In other words, the Sicilian-born Busalacchi's a busy guy. Happily, however, he made time for me on a recent afternoon to share with me his favorite ways to cook fish--or, more expansively, seafood--at the Po Pazzo kitchen in Little Italy. And what I learned was that as complex as the flavors turn out to be in the finished dish, the preparation is very homey, very accessible for the home cook. In fact, no formal recipes are required, just a simple explanation, with the ingredients.

We started with striped bass, a couple of them, both about a pound and a half. They'd been cleaned but remained whole, head included.

The first dish was what Busalacchi called cartoccho, or covered fish. You'll need a baking sheet and aluminum foil for this. Make two cuts on each side of the fish to better tell when the fish is fully cooked. Rub the fish with olive oil, salt and pepper, dried Greek oregano, lemon and orange juice, and add lemon slices, roasted onion, and some scallions. Stuff the cavity with a couple of lemon slices. Fold the foil to cover the head and the tail so they won't burn and run it under the broiler for four to five minutes on each side, using the foil to flip the fish. Then reduce the oven temperature to 350 degrees, cover the fish with the foil, and bake another 15 minutes until the flesh (check the opening of the cuts) is just white.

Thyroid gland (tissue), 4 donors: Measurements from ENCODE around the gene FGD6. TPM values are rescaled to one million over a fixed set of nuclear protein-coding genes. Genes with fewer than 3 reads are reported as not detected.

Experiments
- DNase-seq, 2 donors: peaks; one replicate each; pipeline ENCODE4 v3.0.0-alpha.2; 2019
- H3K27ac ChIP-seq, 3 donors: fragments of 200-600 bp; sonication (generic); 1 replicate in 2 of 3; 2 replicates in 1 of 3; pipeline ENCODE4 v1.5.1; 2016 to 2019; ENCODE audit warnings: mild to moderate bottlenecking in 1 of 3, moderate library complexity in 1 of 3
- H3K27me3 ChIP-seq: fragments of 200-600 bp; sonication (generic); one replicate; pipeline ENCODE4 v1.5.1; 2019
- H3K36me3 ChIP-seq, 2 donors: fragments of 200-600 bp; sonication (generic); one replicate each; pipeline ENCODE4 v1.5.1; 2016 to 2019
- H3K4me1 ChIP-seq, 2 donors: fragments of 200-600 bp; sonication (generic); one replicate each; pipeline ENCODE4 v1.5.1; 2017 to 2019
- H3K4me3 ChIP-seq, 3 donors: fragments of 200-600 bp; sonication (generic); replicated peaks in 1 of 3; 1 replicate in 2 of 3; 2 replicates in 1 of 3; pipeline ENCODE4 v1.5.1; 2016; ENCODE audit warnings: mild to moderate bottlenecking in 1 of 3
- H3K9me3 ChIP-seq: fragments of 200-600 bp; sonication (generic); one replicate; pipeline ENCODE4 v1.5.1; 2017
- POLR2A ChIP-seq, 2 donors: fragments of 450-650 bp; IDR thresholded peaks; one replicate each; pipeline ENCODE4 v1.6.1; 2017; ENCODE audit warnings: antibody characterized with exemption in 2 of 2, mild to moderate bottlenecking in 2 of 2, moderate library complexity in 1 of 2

From there we went on to a gently poached striped bass Sicilian style with boiled potatoes and an olive oil dressing. Bring a large pot of water with a couple of bay leaves and a pinch of salt to the boil. Peel, cut up, and boil the red potatoes first. Once they're fully cooked, remove them from the water, bring it back to the boil and add the fish, cooking about 10 minutes. While the fish is cooking, pour about a cup of good quality extra virgin olive oil in a bowl to which you'll add two cloves of sliced garlic, minced parsley, dried Greek oregano, fresh-squeezed lemon juice, a few saffron threads, and salt and pepper. Whisk it together.

Remove the fish carefully from the water and set on a platter. Arrange the potatoes around the fish. Zest part of an orange over the fish, then pour the olive oil mixture over both the fish and the potatoes.

That wasn't all. Accompanying these two magnificent fish dishes was a large plate of pastina, a very tiny pasta that absorbs all flavors. To make it Busalacchi got out a large skillet, poured a tablespoon or so of olive oil and then added shallots, which he sautéed until they were translucent. Then he added chopped tomatoes, fish stock, and a cup of the pastina, stirring it all together. He periodically added water if the mixture got too thick or dry. It took about 10 minutes for the pastina to cook to al dente. Then, he grated in some parmigiano reggiano, and added clams, shrimp, and calamari, letting the seafood cook until done. He arranged roasted carrots and peppers around the pasting, along with a mound of fried yam strings, then topped it with the roasted striped bass before finishing it off with a little drizzle of truffle oil.

Both fish dishes were packed with the flavors they were cooked with--aromatic and juicy as well. And, Busalacchi was quick to point out, you can use any small, firm white fish.

Lunch is served!

Po Pazzo is located at 1917 India St. in Little Italy.